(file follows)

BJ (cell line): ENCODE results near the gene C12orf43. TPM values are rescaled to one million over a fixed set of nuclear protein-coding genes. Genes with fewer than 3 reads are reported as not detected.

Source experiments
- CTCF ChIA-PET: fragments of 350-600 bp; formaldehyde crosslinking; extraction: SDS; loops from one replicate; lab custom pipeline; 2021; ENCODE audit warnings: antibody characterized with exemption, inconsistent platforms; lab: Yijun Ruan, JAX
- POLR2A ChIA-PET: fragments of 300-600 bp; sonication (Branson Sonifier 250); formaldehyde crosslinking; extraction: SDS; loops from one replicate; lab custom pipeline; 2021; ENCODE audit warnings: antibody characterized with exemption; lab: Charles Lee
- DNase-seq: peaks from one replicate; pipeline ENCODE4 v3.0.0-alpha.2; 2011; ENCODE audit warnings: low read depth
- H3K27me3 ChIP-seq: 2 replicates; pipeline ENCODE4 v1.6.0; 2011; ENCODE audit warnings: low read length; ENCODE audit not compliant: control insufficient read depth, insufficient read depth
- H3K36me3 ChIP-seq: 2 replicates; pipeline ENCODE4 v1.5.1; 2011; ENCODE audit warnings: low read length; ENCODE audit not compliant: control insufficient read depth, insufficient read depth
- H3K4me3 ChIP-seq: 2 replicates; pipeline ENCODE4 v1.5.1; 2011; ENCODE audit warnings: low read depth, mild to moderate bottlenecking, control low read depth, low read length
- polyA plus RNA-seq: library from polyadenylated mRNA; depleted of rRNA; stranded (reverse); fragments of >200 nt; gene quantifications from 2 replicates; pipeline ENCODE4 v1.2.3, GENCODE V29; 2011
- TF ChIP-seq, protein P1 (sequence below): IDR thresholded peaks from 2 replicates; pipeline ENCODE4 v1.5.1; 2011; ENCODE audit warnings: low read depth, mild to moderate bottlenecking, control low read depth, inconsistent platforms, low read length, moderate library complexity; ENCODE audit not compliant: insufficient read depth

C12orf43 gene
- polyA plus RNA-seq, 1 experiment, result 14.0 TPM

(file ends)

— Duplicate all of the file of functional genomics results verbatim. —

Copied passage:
BJ (cell line): ENCODE results near the gene C12orf43. TPM values are rescaled to one million over a fixed set of nuclear protein-coding genes. Genes with fewer than 3 reads are reported as not detected.

Source experiments
- CTCF ChIA-PET: fragments of 350-600 bp; formaldehyde crosslinking; extraction: SDS; loops from one replicate; lab custom pipeline; 2021; ENCODE audit warnings: antibody characterized with exemption, inconsistent platforms; lab: Yijun Ruan, JAX
- POLR2A ChIA-PET: fragments of 300-600 bp; sonication (Branson Sonifier 250); formaldehyde crosslinking; extraction: SDS; loops from one replicate; lab custom pipeline; 2021; ENCODE audit warnings: antibody characterized with exemption; lab: Charles Lee
- DNase-seq: peaks from one replicate; pipeline ENCODE4 v3.0.0-alpha.2; 2011; ENCODE audit warnings: low read depth
- H3K27me3 ChIP-seq: 2 replicates; pipeline ENCODE4 v1.6.0; 2011; ENCODE audit warnings: low read length; ENCODE audit not compliant: control insufficient read depth, insufficient read depth
- H3K36me3 ChIP-seq: 2 replicates; pipeline ENCODE4 v1.5.1; 2011; ENCODE audit warnings: low read length; ENCODE audit not compliant: control insufficient read depth, insufficient read depth
- H3K4me3 ChIP-seq: 2 replicates; pipeline ENCODE4 v1.5.1; 2011; ENCODE audit warnings: low read depth, mild to moderate bottlenecking, control low read depth, low read length
- polyA plus RNA-seq: library from polyadenylated mRNA; depleted of rRNA; stranded (reverse); fragments of >200 nt; gene quantifications from 2 replicates; pipeline ENCODE4 v1.2.3, GENCODE V29; 2011
- TF ChIP-seq, protein P1 (sequence below): IDR thresholded peaks from 2 replicates; pipeline ENCODE4 v1.5.1; 2011; ENCODE audit warnings: low read depth, mild to moderate bottlenecking, control low read depth, inconsistent platforms, low read length, moderate library complexity; ENCODE audit not compliant: insufficient read depth

C12orf43 gene
- polyA plus RNA-seq, 1 experiment, result 14.0 TPM